In recognition of Father’s Day as celebrated in the U.S., Bringing Back the Beautiful Game presents the following reflection on Pele’s relationship with his father:
One of the remarkable things about Pele’s biography is the clarity with which he articulates the closeness of his relationship to his father, Dondinho, an attacking center forward that played closer to goal than Pele preferred to play. Dondinho was a classic number 9 whereas Pele, as number 10, opted for a deeper role where he could orchestrate attacks as well as come forward. In his autobiography, Pele recounts his father’s support of his childhood ambition to become a professional pilot. Instead of pouring cold water over his son’s excitement, Dondinho nurtures Pele’s ambition and reminds him of all of the skills he would need to acquire to realize that dream as illustrated in the passage below:
“I remember talking about it and being surprised that he thought it was a good enough ambition. I expected him to dismiss the idea, but instead he cleverly reminded me of the skills I would need to acquire to achieve this goal – reading, writing, navigating and the rest. It was one of the first times I recall him treating me like a man, and taking me seriously, and it made a big impression. As well as being a footballer he had a good head on his shoulders – he was always the one to rein in Dona Celeste’s fireworks – and I knew instantly that I should listen to what he was saying. It made school seem more relevant, more useful. Even when skipping school I knew that I’d have to get some sort of education to be able to fly.” (22)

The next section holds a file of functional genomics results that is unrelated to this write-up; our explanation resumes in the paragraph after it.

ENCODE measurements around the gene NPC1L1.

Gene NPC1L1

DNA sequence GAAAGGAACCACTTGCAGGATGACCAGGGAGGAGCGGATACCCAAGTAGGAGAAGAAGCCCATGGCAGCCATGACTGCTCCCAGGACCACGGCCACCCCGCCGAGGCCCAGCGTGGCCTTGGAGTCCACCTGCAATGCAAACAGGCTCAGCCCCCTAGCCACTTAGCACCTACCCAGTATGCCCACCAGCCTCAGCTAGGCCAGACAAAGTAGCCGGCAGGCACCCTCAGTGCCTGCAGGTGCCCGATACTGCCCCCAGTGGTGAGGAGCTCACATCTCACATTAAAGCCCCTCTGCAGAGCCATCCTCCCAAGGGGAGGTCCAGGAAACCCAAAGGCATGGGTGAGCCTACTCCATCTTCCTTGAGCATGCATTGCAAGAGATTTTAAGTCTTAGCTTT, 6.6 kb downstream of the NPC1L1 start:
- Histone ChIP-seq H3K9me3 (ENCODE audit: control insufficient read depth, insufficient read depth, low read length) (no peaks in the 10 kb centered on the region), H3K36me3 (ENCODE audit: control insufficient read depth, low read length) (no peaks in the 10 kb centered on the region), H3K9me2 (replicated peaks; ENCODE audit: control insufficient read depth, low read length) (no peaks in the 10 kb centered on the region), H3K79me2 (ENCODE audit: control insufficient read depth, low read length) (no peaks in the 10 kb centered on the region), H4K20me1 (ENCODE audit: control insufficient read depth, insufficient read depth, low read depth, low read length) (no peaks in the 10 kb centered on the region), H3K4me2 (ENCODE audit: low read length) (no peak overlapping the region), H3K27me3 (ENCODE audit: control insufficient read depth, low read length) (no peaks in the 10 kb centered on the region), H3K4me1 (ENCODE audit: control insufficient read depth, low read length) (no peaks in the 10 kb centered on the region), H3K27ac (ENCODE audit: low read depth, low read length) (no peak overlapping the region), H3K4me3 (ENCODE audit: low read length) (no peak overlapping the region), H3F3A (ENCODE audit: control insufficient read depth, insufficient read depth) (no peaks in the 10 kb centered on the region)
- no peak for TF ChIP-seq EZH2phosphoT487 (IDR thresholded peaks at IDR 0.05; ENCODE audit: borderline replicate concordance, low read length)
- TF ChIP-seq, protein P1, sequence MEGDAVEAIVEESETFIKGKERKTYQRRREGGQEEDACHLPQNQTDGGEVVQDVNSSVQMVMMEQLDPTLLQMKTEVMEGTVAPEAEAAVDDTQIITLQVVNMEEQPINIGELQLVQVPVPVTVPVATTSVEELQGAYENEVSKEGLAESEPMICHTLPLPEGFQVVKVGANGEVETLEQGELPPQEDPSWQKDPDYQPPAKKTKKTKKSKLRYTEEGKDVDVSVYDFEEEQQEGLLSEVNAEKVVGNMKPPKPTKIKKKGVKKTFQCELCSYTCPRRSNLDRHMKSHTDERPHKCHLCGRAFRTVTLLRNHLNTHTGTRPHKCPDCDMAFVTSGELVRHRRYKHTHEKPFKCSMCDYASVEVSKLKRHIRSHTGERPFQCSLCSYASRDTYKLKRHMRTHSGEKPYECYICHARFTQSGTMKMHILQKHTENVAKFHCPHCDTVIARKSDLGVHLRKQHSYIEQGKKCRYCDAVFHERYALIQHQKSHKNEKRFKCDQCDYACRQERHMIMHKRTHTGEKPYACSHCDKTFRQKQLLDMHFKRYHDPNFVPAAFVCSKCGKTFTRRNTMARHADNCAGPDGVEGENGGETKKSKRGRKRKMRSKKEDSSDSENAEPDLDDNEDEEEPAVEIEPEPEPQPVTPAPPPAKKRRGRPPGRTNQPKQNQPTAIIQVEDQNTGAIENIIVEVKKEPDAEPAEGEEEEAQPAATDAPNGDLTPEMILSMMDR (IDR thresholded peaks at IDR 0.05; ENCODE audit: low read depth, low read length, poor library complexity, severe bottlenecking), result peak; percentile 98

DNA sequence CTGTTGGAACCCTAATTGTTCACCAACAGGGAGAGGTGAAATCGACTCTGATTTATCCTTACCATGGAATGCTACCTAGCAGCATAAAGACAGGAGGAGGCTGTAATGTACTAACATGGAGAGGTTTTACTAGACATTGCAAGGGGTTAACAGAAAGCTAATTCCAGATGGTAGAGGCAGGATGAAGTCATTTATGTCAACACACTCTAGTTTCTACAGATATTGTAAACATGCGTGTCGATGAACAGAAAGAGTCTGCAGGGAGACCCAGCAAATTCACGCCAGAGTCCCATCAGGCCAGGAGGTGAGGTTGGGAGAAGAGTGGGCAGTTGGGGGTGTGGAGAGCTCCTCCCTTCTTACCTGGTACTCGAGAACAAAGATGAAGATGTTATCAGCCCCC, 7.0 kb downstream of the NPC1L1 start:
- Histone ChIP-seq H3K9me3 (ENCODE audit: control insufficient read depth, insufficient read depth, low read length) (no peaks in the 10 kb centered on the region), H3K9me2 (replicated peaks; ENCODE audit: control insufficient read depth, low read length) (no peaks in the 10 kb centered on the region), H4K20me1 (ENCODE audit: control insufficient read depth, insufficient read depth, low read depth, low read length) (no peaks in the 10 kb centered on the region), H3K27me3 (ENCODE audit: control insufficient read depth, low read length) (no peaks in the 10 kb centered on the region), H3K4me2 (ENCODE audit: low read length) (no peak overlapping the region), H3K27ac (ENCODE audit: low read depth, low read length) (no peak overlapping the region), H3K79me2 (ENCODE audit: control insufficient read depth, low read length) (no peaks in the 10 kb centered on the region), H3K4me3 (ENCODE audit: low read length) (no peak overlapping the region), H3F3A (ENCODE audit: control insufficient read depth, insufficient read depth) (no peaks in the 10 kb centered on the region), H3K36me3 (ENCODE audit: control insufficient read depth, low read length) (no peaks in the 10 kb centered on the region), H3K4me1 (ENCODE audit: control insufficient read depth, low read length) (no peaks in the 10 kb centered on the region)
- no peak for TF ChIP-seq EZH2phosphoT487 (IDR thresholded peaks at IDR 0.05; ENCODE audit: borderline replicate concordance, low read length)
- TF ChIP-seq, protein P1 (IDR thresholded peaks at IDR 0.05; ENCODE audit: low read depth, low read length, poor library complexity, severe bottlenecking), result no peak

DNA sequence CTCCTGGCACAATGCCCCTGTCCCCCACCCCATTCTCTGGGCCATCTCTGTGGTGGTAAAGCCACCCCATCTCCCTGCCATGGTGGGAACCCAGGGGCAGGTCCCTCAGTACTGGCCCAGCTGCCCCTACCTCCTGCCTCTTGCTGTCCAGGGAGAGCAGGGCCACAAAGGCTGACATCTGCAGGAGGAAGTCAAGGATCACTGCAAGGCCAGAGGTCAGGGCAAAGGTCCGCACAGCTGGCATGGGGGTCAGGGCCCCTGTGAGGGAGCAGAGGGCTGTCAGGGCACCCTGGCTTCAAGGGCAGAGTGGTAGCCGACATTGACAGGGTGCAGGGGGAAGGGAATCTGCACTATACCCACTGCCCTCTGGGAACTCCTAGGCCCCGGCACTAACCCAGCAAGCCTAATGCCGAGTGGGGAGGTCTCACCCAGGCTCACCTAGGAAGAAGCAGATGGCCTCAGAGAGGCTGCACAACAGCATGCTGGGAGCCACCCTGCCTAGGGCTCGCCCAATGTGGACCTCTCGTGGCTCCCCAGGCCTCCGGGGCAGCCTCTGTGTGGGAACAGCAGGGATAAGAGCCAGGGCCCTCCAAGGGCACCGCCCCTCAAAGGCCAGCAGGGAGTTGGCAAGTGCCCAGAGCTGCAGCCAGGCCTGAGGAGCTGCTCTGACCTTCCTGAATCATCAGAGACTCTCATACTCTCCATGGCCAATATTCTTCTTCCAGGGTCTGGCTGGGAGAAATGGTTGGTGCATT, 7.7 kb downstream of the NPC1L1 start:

Pele’s boyhood dream of becoming a pilot was cut short by an unfortunate incident when a local plane crashed, killing the pilot. The young Pele went to the hospital to view the autopsy and, upon seeing the pilot's corpse, decided that a career flying planes was not for him. As luck would have it, his father’s nurturing trait extended to football as well, and Dondinho became Pele’s first professional football coach. Dondinho taught Pele how to pass accurately, dribble, use a shoulder feint to leave defenders for dead, and change pace quickly to outmaneuver defenders. And over and beyond the technical aspect of football, Pele notes how spending time with his father was marked by pleasure and the experience of learning about being a man: “And I loved spending time with my father, learning football and how to be a man." (41) The young Pele derived joy and passion from the playful back and forth exchange he had with his father. Moreover, he loved the way his father took his opinions seriously, as if he were a man.
Source: Edson Arantes do Nascimento (Pele), Duarte, Orlando and Bellos, Alex. Pele: The Autobiography. Trans. Daniel Hahn. London: Simon & Schuster, 2006.